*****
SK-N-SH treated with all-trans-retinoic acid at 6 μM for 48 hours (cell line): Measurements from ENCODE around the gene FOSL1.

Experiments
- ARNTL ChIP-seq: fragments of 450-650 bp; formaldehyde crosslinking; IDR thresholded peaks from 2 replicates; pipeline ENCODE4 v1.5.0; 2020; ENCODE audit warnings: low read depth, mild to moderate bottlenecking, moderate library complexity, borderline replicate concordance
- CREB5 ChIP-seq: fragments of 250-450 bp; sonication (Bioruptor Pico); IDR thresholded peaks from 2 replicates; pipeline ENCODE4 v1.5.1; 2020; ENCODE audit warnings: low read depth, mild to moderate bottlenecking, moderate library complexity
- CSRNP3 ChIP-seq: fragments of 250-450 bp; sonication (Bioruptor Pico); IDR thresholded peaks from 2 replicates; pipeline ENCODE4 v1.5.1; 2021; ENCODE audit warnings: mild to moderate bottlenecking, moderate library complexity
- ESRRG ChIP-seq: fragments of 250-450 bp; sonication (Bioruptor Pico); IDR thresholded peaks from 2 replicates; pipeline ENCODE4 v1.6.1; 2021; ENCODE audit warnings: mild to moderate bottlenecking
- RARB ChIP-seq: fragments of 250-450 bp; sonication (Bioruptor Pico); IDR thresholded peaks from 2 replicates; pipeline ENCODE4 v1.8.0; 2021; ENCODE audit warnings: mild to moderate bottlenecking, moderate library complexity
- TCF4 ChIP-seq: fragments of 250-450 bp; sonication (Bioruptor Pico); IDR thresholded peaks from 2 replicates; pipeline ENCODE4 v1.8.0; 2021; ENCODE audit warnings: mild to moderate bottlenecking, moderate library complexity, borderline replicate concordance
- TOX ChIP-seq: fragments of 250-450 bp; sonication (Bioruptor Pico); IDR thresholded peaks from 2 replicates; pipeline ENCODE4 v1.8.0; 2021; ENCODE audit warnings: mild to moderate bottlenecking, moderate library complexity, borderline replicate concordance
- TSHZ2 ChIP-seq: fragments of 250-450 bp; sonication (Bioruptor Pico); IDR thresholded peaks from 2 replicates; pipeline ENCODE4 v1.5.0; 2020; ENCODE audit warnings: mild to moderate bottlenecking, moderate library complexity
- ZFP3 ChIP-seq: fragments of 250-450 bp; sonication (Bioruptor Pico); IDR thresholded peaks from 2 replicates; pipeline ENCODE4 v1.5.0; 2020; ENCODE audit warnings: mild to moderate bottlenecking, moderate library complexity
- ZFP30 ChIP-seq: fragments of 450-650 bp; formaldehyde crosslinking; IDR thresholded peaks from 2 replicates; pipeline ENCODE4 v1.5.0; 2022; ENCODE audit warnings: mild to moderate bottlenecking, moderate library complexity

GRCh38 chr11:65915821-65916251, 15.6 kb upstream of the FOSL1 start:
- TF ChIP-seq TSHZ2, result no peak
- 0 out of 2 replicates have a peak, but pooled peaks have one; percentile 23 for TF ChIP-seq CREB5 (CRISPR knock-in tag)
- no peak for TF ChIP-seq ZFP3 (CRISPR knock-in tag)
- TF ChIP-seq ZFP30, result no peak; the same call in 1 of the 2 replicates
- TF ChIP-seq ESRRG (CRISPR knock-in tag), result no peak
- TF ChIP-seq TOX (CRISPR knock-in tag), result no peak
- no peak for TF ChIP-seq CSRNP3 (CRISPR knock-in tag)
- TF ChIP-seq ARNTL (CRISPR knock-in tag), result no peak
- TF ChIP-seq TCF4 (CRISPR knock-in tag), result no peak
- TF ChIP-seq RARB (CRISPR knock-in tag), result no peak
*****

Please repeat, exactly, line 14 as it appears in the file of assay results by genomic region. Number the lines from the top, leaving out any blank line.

- TF ChIP-seq TSHZ2, result no peak